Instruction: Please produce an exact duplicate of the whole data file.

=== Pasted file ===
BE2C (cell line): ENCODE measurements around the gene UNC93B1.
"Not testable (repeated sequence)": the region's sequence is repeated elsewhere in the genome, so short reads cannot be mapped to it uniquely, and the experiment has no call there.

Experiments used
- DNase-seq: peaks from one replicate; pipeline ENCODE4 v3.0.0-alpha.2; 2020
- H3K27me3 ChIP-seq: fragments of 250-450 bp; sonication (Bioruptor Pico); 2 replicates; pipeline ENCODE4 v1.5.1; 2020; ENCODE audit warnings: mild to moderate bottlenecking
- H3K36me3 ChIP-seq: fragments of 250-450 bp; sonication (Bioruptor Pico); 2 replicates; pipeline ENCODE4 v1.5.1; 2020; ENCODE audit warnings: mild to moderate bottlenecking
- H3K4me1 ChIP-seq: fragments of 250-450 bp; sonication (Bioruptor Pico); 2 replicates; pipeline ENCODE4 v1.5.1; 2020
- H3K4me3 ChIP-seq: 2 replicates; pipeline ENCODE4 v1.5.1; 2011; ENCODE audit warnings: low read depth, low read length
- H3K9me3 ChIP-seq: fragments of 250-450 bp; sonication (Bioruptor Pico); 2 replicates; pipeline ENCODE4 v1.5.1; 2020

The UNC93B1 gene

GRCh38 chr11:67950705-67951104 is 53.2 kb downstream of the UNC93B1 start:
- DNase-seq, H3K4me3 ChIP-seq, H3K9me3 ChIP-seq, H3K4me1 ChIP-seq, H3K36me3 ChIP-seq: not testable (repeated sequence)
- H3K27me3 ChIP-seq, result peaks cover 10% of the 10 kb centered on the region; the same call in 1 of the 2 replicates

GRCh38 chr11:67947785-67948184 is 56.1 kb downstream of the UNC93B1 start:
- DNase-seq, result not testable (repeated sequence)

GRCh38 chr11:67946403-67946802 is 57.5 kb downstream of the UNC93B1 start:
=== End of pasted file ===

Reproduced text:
BE2C (cell line): ENCODE measurements around the gene UNC93B1.
"Not testable (repeated sequence)": the region's sequence is repeated elsewhere in the genome, so short reads cannot be mapped to it uniquely, and the experiment has no call there.

Experiments used
- DNase-seq: peaks from one replicate; pipeline ENCODE4 v3.0.0-alpha.2; 2020
- H3K27me3 ChIP-seq: fragments of 250-450 bp; sonication (Bioruptor Pico); 2 replicates; pipeline ENCODE4 v1.5.1; 2020; ENCODE audit warnings: mild to moderate bottlenecking
- H3K36me3 ChIP-seq: fragments of 250-450 bp; sonication (Bioruptor Pico); 2 replicates; pipeline ENCODE4 v1.5.1; 2020; ENCODE audit warnings: mild to moderate bottlenecking
- H3K4me1 ChIP-seq: fragments of 250-450 bp; sonication (Bioruptor Pico); 2 replicates; pipeline ENCODE4 v1.5.1; 2020
- H3K4me3 ChIP-seq: 2 replicates; pipeline ENCODE4 v1.5.1; 2011; ENCODE audit warnings: low read depth, low read length
- H3K9me3 ChIP-seq: fragments of 250-450 bp; sonication (Bioruptor Pico); 2 replicates; pipeline ENCODE4 v1.5.1; 2020

The UNC93B1 gene

GRCh38 chr11:67950705-67951104 is 53.2 kb downstream of the UNC93B1 start:
- DNase-seq, H3K4me3 ChIP-seq, H3K9me3 ChIP-seq, H3K4me1 ChIP-seq, H3K36me3 ChIP-seq: not testable (repeated sequence)
- H3K27me3 ChIP-seq, result peaks cover 10% of the 10 kb centered on the region; the same call in 1 of the 2 replicates

GRCh38 chr11:67947785-67948184 is 56.1 kb downstream of the UNC93B1 start:
- DNase-seq, result not testable (repeated sequence)

GRCh38 chr11:67946403-67946802 is 57.5 kb downstream of the UNC93B1 start: